Friday, December 12, 2008

Are you afraid of the dark?

As a child, I was deathly afraid of the dark. In fact, I had a little desk lamp with a figurine of an apple that was kept on throughout the night. When you think about it, regarding the dark with a healthy sense of suspicion is perfectly adaptive. We are creatures that depend on sight (even though our ability to see is notably inferior to some other species). Our other primary senses - hearing, taste, smell, and touch - lack the necessary acuity to provide us with adequate forewarning of hazards in the absence of sight (though the congenitally blind do make some adaptation to enhance their other senses in order to get by). Once the lights are out, danger could be lurking around any corner.

As I grew older, my irrational fear of the dark diminished. For instance, I'm pretty comfortable in my own house come nighttime (although the unfamiliar bowels of the furnace room with its many exotic sounds still give me pause). But recently, my childhood phobia has begun creeping back into my life in a most unexpected manner. As of late, I've been driving myself down to the subway in the morning. School starts at 8 AM, which usually involves waking up around 6, and shuffling out of the house at 7. At this point, it's still dark.

Maybe I've just logged a few too many hours being eviscerated by zombies in Half-Life 2... but there's something unspeakably creepy about stepping alone into the garage at the crack of dawn. Perhaps it's the pitch black and silent atmosphere. Perhaps it's the frigid cold and the fact that your brain is still waking up. Perhaps it's the knowledge that the rest of the world is still asleep ("In space, no one can hear you scream"). I've taken to creeping carefully toward my car, the hairs rising on my back as I open the door, waiting for that hidden assailant to pop out from around the corner. Even more so as the garage door rolls up - waiting for that lurking killer to rush in from the outdoors and catch me unawares. And as I back the car onto the eerily lifeless street, I watch my rear view mirror with fervour for that concealed assassin waiting in the trunk. It's silly, I know. But solitude breeds vulnerability, and the early morning hours fog my rationality. Or maybe... I never really grew up at all.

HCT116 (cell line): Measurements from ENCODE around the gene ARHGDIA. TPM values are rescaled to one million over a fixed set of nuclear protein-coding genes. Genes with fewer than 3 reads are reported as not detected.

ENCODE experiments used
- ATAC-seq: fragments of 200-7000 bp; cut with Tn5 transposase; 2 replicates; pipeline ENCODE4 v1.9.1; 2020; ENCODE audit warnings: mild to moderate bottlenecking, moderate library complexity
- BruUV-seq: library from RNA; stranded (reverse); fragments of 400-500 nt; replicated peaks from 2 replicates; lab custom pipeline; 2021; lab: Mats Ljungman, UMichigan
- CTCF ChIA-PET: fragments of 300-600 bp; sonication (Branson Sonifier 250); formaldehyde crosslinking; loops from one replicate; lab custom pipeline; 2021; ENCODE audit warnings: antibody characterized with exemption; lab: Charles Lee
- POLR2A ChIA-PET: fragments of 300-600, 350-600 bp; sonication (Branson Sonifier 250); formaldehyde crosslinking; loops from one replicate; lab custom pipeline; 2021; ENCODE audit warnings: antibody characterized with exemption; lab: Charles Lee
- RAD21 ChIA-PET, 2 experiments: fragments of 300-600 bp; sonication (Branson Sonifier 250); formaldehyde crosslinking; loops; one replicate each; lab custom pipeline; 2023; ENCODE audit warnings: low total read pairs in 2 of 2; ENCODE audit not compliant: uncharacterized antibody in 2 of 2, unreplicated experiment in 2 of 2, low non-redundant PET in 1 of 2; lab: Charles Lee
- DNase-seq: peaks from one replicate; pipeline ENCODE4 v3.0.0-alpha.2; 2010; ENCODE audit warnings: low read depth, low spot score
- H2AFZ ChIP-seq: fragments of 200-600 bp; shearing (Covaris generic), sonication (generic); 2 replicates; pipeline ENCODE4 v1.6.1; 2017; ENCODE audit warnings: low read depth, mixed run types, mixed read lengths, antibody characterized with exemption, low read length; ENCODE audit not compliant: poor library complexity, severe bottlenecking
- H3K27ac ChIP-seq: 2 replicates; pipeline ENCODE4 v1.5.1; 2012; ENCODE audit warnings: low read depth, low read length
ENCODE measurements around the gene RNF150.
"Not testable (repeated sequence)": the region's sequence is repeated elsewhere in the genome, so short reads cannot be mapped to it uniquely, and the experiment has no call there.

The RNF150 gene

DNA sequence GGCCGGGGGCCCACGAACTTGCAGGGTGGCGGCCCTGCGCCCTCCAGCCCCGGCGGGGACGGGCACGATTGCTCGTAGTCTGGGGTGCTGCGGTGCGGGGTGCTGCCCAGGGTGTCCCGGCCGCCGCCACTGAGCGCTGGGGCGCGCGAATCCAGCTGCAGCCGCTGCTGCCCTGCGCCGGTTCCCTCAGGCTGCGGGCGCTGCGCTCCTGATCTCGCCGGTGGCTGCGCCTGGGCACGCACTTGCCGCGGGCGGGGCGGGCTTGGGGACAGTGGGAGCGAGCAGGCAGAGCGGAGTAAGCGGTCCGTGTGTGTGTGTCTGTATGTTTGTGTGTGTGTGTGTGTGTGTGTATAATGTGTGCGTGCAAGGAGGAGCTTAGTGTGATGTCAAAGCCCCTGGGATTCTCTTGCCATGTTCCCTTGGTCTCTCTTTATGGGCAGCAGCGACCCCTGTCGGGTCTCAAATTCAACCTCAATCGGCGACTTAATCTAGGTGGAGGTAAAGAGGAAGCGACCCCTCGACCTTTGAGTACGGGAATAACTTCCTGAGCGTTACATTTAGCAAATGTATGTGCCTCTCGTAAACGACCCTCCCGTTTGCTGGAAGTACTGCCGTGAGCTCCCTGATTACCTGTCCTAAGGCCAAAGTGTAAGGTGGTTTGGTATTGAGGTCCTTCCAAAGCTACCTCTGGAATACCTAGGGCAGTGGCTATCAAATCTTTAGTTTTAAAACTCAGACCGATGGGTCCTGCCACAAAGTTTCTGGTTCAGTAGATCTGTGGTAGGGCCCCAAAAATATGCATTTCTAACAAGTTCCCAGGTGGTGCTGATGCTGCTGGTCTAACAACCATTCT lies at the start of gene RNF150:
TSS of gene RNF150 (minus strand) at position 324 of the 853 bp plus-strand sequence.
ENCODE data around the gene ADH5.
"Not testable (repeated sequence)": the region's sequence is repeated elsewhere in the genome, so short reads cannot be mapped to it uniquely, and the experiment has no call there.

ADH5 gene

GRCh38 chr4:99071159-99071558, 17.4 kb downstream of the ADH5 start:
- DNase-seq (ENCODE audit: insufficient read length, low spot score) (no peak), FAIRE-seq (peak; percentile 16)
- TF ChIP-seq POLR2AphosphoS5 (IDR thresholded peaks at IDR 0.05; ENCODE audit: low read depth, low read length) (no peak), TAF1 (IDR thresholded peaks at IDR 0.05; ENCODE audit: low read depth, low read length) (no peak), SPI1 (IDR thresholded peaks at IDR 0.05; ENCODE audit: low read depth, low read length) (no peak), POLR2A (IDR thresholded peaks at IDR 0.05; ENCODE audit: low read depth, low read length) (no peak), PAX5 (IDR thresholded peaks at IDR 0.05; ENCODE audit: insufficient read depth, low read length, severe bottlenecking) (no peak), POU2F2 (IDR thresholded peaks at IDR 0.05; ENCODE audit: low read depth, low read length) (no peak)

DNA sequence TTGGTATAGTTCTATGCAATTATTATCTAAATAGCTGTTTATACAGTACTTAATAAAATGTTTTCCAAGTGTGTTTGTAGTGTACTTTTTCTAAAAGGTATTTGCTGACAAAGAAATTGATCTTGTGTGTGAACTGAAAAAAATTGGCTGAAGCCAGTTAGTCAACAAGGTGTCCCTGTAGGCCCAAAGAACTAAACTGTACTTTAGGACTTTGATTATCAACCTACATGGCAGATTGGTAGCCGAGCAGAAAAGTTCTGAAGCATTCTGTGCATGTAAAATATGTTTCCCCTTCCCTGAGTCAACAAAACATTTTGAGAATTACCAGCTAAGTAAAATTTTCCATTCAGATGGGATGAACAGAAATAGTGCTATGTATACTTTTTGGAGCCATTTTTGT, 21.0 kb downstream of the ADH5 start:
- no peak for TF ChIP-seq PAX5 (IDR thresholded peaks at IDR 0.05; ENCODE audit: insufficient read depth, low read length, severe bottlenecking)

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While we're (vaguely) on the topic of my morning commute, I'd just like to note that winter - and in particular, snow - has made the whole process rather more of a hassle. You see, when the ground is covered with snow, people don't really know where the parking lines are. When they don't know where the parking lines are, they try to approximate them by memory. The result is a whole bunch of people parked in some kind of loosely ordered chaos. Without a solid guide for where to park, some cars end up sticking out more than others, some cars end up double parked, and some cars... well some cars wind up completely off. This has made the lot slightly more hazardous both for parking and pulling out. And when the snow melts, you get a pretty solid idea of just how poorly some people did.

1 comment:

sandlot said...

I usually go from one room to another switching the next room's light on before I enter inside. That way, there's always light nearby.

I also avoid basements as much as possible.